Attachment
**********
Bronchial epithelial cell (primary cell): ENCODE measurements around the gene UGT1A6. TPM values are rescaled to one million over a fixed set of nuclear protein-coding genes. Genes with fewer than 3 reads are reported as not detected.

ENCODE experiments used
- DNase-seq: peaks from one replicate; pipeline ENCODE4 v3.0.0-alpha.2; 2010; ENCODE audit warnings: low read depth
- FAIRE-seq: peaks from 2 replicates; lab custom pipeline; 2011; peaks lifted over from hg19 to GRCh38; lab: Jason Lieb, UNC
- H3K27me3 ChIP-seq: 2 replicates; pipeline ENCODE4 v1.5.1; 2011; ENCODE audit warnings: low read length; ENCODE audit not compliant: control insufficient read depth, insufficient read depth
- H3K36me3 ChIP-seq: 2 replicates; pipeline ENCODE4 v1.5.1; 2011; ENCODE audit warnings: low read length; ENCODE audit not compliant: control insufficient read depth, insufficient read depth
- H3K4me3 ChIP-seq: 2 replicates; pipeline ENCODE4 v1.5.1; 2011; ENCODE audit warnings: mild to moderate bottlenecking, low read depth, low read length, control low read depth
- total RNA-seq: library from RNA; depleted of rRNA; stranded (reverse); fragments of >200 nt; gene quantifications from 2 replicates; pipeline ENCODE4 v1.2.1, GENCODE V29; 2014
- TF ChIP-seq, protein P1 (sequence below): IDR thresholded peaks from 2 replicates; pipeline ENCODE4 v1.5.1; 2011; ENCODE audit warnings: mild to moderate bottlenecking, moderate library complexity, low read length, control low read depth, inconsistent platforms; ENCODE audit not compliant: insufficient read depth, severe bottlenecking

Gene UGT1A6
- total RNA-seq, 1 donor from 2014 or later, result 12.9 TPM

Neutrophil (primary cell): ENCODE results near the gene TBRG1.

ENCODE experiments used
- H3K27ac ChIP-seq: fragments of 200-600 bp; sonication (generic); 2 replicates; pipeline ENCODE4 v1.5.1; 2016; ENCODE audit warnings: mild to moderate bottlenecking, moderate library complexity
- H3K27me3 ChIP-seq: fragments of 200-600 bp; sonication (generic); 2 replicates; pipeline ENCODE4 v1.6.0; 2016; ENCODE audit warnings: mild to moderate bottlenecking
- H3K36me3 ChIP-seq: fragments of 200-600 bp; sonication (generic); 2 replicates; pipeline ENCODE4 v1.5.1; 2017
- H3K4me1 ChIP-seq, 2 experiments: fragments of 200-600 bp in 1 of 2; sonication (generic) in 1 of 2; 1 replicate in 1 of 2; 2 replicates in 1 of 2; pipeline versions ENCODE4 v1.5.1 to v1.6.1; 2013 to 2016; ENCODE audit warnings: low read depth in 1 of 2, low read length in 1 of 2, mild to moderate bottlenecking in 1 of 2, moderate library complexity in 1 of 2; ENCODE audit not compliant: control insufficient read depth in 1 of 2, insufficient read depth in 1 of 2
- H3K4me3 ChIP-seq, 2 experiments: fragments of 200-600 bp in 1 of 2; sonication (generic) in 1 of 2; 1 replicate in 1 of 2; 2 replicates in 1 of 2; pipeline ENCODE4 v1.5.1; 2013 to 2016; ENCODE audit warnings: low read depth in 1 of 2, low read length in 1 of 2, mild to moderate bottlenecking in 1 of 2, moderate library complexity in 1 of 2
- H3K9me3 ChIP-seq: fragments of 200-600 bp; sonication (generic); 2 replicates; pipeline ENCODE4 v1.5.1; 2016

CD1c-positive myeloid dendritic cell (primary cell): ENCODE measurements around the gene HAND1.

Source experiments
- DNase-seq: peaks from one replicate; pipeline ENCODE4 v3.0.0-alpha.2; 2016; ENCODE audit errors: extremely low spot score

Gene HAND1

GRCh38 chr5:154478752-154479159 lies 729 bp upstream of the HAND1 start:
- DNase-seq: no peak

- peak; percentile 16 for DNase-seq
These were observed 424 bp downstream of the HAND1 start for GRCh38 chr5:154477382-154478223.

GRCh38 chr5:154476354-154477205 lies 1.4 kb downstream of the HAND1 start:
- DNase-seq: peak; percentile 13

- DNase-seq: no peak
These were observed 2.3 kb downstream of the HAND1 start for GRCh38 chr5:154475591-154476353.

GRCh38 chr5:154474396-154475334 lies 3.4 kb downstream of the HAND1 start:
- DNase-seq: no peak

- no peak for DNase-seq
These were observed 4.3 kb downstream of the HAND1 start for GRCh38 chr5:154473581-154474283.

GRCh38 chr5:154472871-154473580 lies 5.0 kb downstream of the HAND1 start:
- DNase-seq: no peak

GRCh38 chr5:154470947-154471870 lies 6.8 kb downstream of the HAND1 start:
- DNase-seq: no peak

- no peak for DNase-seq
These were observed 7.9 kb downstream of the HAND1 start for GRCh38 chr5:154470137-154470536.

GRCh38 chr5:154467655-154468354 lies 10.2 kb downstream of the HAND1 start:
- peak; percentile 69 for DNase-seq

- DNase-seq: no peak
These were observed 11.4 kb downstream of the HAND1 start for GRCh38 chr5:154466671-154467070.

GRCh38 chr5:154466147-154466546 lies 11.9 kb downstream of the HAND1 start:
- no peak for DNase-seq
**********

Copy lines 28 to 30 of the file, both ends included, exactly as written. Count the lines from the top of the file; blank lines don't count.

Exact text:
GRCh38 chr5:154476354-154477205 lies 1.4 kb downstream of the HAND1 start:
- DNase-seq: peak; percentile 13

- DNase-seq: no peak